perfil eEstudiante

 

the primary and secondary National Curriculum (ENGLAND)

Colleen Young's List: Personal Learning & Thinking Skills (https://www.diigo.com/list/colleenyoung/plts)

 

In this section

Assessment

 

Personal, learning and thinking skills (PLTS) aim to develop self-managers, creative thinkers, reflective learners, problem-solvers, team workers, independent learners and effective communicators. PLTS provide a national framework which schools can build on in order to meet the needs of their young people and broader communities. These include skills that relate to learning in subjects as well as other more generic, transferable skills. PLTS are embedded in the new programmes of study and are an essential part of the Diploma qualifications.

Functional skills are those core elements of English, mathematics and ICT that provide individuals with the skills and abilities they need to operate confidently, effectively and independently in life, their communities and work.

 

http://archive.teachfind.com/qcda/curriculum.qcda.gov.uk/key-stages-3-and-4/skills/personal-learning-and-thinking-skills/index.html

 

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Personal, learning and thinking skills

 

What are PLTS?

Personal, learning and thinking skills (PLTS) provide a framework for describing the qualities and skills needed for success in learning and life. The PLTS framework has been developed and refined over a number of years in consultation with employers, parents, schools, students and the wider public.

The framework comprises six groups of skills:

  • independent enquirers

  • creative thinkers

  • reflective learners

  • team workers

  • self-managers

  • effective participants.

For each group of skills, a focus statement sums up the range of skills and qualities involved. This is accompanied by a set of outcome statements that describe the relevant skills, behaviours and personal qualities.

Each group of skills is distinctive and coherent. The groups are also interconnected and learners are likely to encounter skills from several groups in any one learning experience. For example, an independent enquirer sets goals for their research with clear success criteria (reflective learner) and organises their time and resources effectively to achieve these goals (self-manager). To develop independence, learners need to apply skills from all six groups in a wide range of contexts.

Key actions:

Getting ahead with personal, learning and thinking skills   (MUST +++)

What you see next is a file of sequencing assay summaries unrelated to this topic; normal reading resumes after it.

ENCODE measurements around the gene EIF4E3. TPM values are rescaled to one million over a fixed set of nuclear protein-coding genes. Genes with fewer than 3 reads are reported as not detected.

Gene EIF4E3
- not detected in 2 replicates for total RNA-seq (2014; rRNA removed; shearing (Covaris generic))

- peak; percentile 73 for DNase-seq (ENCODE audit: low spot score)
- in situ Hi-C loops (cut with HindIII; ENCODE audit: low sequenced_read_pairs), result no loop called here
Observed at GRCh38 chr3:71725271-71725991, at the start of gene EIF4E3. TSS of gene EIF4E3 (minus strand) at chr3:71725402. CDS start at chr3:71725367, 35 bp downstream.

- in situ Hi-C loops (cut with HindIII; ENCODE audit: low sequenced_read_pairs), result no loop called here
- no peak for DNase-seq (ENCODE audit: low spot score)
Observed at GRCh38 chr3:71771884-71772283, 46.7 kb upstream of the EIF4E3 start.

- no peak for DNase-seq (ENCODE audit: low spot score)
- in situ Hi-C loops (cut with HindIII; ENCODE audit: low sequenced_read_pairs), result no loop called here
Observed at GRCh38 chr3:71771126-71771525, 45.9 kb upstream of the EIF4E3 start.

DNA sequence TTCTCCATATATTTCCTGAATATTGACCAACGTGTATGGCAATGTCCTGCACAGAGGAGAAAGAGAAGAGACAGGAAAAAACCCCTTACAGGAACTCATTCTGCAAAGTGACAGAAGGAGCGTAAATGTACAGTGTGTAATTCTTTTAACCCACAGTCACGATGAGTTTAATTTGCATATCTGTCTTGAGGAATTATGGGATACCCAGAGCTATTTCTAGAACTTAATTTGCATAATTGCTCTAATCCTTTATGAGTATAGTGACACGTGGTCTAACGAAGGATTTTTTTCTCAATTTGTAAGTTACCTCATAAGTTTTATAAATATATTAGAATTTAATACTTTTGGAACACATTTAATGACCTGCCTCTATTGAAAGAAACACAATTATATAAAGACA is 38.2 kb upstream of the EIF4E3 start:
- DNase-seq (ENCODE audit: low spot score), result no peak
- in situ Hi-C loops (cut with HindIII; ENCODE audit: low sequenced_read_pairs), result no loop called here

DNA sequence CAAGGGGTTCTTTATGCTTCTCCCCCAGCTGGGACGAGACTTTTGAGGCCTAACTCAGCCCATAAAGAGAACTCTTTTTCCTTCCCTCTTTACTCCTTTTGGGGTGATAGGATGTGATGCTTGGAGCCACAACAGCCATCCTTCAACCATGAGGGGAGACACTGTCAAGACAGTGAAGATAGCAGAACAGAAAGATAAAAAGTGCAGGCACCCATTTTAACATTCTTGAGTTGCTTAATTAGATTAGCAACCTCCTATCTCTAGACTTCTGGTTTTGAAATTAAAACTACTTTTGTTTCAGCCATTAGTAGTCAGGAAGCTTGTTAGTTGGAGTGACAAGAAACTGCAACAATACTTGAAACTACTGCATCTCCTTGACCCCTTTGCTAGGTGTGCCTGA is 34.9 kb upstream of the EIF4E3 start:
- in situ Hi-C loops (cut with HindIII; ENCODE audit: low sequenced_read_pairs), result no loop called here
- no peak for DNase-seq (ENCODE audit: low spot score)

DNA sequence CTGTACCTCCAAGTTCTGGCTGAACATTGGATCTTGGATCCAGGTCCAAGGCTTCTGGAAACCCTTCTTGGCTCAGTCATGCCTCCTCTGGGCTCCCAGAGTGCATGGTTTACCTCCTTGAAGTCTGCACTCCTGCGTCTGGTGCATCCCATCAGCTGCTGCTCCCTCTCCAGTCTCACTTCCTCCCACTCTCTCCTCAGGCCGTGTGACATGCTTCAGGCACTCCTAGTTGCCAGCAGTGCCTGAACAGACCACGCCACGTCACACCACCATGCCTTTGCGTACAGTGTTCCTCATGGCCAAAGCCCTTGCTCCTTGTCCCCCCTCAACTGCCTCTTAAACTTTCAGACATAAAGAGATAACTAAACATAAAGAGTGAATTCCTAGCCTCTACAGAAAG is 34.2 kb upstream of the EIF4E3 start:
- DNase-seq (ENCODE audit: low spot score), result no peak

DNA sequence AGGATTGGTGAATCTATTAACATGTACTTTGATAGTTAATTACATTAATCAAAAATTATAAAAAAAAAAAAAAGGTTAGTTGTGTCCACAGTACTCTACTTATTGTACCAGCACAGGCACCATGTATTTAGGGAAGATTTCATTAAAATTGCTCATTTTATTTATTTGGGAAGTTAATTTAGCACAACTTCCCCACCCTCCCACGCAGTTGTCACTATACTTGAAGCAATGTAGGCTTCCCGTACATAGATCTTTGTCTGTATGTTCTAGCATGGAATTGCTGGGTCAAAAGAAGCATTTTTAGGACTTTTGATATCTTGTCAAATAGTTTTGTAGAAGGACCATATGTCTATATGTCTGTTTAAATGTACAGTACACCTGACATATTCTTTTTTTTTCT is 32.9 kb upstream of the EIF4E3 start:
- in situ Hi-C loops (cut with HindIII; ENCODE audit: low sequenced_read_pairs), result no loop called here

http://www.capitaltalent.co.uk/pdf/Personal-learning&thinking.pdf    

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Functional skills

 

 

What are functional skills?

Functional skills are those core elements of English, mathematics and ICT that provide individuals with the skills and abilities they need to operate confidently, effectively and independently in life, their communities and work.

The functional skills standards are embedded in the revised programmes of study for English, mathematics and ICT. However, functionality within the curriculum is not limited to these subjects. The curriculum opportunities in the programmes of study for all subjects encourage working beyond the school and making links with other subjects and many key processes have the potential for functional skills development. 

Principles of functional skills

Functional skills should be integrated into the curriculum. To be effective, functional skills teaching must be relevant and allow learners to engage with real situations in the real world.

Learners need opportunities to:

  • apply their skills in plausible contexts or use their skills for real purposes

  • engage with the world beyond the classroom

  • integrate learning by linking knowledge within and between the functional areas

  • spend time planning and developing their work

  • make choices and decisions, think creatively and act independently

  • experience success in real situations as a result of using their skills effectively.

Functional skills in the curriculum

Functional skills are embedded in the revised programmes of study for English, mathematics and ICT. In addition, all subjects provide rich opportunities to develop functional skills. 
However, individual subjects by themselves are unlikely to provide the complete range of experiences and practical opportunities learners need. The wider school curriculum provides functional skills opportunities, for example:

  • going beyond lessons and building on learners’ wider experiences

  • working across subjects, linking elements from the three core functional subjects.

All learning experiences should be part of a coherent set and functional skills objectives should be identified for each activity. To have a meaningful impact, the curriculum should encourage learners to use skills in an integrated way. For example, in English, it is likely that most real-life contexts to solve problems or take action would involve a combination of reading, writing, speaking and listening rather than dealing with each area in isolation.

 

Functional skills and English, mathematics and ICT...

 

Functional ICT skills

 

Individuals with functional ICT skills are confident and capable when using ICT systems and tools to meet a variety of needs in a range of contexts. They are able to:

  • use ICT to find, select and bring together relevant information

  • develop, interpret and exchange information for a purpose

  • apply ICT safely to enhance their learning and the quality of their work.

More about functional skills in ICT at key stage 3

More about functional skills in ICT at key stage 4